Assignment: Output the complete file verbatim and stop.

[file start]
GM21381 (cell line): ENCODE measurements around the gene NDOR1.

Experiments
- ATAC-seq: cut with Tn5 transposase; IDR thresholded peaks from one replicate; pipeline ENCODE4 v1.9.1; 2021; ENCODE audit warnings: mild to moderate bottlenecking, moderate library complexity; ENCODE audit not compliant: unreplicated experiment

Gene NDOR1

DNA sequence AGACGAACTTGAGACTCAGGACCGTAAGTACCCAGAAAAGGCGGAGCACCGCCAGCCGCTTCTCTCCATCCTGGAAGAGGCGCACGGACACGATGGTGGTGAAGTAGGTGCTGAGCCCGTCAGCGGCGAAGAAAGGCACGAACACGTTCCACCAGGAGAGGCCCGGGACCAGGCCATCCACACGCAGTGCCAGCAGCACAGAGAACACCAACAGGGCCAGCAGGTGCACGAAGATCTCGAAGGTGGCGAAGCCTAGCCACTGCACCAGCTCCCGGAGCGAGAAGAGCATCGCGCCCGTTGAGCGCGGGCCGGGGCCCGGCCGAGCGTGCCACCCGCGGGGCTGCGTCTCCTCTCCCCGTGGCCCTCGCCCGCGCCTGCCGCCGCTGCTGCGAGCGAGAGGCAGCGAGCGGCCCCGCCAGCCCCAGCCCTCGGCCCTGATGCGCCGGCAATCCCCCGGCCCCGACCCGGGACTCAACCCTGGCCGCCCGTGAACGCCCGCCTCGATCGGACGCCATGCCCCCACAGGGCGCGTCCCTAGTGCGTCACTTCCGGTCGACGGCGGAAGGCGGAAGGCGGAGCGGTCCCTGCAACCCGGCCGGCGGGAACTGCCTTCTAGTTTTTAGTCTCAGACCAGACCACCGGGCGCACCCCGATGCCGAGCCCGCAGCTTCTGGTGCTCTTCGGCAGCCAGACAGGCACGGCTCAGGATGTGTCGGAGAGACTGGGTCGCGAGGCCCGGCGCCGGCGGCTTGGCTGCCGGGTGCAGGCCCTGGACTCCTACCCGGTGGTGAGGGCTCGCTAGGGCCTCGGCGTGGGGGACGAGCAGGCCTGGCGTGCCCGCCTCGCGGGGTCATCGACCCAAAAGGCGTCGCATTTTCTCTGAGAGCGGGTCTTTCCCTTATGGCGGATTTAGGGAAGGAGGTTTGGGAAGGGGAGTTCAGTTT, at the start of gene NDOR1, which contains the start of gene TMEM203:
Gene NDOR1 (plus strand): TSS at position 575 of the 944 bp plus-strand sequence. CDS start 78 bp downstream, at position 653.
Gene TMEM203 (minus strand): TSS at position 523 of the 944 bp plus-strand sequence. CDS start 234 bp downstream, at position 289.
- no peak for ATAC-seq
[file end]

GM21381 (cell line): ENCODE measurements around the gene NDOR1.

Experiments
- ATAC-seq: cut with Tn5 transposase; IDR thresholded peaks from one replicate; pipeline ENCODE4 v1.9.1; 2021; ENCODE audit warnings: mild to moderate bottlenecking, moderate library complexity; ENCODE audit not compliant: unreplicated experiment

Gene NDOR1

DNA sequence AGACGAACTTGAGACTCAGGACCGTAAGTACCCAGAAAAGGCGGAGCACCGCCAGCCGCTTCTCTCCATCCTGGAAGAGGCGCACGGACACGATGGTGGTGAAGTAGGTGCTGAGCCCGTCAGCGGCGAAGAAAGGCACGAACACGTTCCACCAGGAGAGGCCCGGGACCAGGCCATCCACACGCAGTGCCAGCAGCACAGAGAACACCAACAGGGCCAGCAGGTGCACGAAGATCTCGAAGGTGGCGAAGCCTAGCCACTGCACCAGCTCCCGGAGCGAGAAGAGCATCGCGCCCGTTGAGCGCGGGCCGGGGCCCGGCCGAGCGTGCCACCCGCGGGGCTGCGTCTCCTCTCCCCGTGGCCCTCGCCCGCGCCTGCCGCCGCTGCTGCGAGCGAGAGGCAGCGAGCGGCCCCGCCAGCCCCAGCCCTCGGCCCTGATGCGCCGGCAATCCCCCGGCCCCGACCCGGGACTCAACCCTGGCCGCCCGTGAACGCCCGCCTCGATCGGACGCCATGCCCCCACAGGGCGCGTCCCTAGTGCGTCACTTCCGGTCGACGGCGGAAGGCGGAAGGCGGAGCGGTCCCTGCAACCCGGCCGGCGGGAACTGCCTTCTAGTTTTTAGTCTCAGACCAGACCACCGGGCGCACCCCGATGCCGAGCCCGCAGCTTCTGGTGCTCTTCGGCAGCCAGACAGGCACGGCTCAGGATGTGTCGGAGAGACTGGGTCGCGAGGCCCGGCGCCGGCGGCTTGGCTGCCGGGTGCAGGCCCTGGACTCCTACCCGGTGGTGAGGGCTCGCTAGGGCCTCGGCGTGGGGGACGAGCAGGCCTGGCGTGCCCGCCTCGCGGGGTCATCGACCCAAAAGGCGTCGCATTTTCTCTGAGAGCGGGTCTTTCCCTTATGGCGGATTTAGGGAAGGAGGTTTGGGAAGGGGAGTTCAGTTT, at the start of gene NDOR1, which contains the start of gene TMEM203:
Gene NDOR1 (plus strand): TSS at position 575 of the 944 bp plus-strand sequence. CDS start 78 bp downstream, at position 653.
Gene TMEM203 (minus strand): TSS at position 523 of the 944 bp plus-strand sequence. CDS start 234 bp downstream, at position 289.
- no peak for ATAC-seq